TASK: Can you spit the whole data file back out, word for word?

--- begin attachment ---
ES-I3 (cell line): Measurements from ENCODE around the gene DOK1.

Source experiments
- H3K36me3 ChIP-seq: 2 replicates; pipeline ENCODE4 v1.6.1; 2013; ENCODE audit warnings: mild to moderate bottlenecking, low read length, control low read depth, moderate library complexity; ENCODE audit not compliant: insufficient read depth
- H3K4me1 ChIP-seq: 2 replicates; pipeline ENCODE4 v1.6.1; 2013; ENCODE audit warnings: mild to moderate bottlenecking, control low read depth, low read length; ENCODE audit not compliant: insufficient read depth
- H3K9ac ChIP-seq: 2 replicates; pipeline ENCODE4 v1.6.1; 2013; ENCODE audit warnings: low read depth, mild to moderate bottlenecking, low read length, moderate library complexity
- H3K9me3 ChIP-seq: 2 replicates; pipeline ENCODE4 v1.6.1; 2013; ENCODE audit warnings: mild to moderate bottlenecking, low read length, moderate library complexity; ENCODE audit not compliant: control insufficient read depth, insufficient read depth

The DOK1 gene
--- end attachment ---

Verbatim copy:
ES-I3 (cell line): Measurements from ENCODE around the gene DOK1.

Source experiments
- H3K36me3 ChIP-seq: 2 replicates; pipeline ENCODE4 v1.6.1; 2013; ENCODE audit warnings: mild to moderate bottlenecking, low read length, control low read depth, moderate library complexity; ENCODE audit not compliant: insufficient read depth
- H3K4me1 ChIP-seq: 2 replicates; pipeline ENCODE4 v1.6.1; 2013; ENCODE audit warnings: mild to moderate bottlenecking, control low read depth, low read length; ENCODE audit not compliant: insufficient read depth
- H3K9ac ChIP-seq: 2 replicates; pipeline ENCODE4 v1.6.1; 2013; ENCODE audit warnings: low read depth, mild to moderate bottlenecking, low read length, moderate library complexity
- H3K9me3 ChIP-seq: 2 replicates; pipeline ENCODE4 v1.6.1; 2013; ENCODE audit warnings: mild to moderate bottlenecking, low read length, moderate library complexity; ENCODE audit not compliant: control insufficient read depth, insufficient read depth

The DOK1 gene